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about philip gourevitch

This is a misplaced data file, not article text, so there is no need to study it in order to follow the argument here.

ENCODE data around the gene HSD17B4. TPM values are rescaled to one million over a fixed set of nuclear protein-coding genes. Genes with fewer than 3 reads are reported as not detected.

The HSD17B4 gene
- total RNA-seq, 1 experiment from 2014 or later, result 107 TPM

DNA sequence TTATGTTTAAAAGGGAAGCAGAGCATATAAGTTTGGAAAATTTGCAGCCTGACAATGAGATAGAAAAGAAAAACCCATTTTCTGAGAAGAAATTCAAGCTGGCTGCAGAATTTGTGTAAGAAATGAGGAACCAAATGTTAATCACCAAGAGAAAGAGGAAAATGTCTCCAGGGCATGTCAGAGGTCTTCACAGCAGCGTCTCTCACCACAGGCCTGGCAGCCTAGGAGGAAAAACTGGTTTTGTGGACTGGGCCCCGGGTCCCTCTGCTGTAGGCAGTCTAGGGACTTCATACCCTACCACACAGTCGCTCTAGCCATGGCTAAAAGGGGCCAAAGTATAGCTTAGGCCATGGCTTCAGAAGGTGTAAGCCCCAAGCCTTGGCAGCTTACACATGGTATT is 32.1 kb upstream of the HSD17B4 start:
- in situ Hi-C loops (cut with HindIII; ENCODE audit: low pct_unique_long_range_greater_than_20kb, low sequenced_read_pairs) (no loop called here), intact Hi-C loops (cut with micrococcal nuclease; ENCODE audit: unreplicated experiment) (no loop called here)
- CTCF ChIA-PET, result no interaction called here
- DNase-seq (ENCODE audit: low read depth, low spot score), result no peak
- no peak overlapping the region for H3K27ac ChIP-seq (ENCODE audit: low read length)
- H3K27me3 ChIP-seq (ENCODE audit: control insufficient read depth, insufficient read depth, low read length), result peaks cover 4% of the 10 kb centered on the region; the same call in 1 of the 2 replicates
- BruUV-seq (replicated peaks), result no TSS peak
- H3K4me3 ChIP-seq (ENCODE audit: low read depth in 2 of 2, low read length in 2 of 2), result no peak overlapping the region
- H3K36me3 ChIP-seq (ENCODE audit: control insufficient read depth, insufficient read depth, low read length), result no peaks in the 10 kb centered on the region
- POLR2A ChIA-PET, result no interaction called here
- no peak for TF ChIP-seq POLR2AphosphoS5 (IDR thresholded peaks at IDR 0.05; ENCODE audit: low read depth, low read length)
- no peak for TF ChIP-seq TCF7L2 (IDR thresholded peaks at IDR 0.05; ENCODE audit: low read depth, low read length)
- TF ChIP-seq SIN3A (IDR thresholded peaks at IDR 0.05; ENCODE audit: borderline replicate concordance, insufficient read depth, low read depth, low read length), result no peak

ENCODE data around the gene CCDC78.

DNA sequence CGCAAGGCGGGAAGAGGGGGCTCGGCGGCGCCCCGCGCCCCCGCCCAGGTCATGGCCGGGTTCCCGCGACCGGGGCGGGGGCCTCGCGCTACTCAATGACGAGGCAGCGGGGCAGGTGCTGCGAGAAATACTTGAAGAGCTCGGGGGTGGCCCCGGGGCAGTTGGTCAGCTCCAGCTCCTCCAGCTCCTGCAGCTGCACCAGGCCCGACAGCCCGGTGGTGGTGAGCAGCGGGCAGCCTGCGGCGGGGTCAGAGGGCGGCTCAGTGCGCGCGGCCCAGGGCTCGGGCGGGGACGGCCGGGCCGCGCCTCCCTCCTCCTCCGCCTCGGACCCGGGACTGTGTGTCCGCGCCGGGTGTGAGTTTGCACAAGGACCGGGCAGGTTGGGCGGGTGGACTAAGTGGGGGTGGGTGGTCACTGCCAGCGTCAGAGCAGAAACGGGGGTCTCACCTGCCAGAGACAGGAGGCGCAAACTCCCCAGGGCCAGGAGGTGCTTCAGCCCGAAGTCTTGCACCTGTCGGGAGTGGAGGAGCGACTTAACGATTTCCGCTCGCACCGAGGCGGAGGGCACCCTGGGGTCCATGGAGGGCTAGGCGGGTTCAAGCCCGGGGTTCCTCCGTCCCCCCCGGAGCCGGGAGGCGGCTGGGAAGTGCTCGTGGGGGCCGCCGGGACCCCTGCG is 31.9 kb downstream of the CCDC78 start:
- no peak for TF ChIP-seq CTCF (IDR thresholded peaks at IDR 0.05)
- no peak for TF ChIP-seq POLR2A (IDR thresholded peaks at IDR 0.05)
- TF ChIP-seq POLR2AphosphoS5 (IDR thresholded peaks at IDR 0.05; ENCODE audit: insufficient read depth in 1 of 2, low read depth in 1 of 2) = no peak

Philip Gourevitch began visiting Rwanda in May of 1995 as a reporter on assignment for The New Yorker. It was just one year after the genocide, in which the Rwandan government had called on everyone in the country's Hutu majority group (85% of the population) to join together and murder everyone in the Tutsi minority group (15%). Though the massacres were low-tech--done largely by machete--they were carried out at dazzling speed, and 800,000 people were killed in just a hundred days. Gourevitch felt compelled to understand how this extraordinary crime had come to pass, how it was organized, how the great Western powers had stood by and watched it happen, and--most of all--how Rwandans were living with its legacy. Over the next two and a half years, Gourevitch returned to central Africa for six different reporting trips, spending a total of nine months in Rwanda and in its neighbor, the Congo (formerly Zaire). In 1998, his book, We Wish To Inform You That Tomorrow We Will Be Killed With Our Families was published by Farrar, Straus & Giroux.

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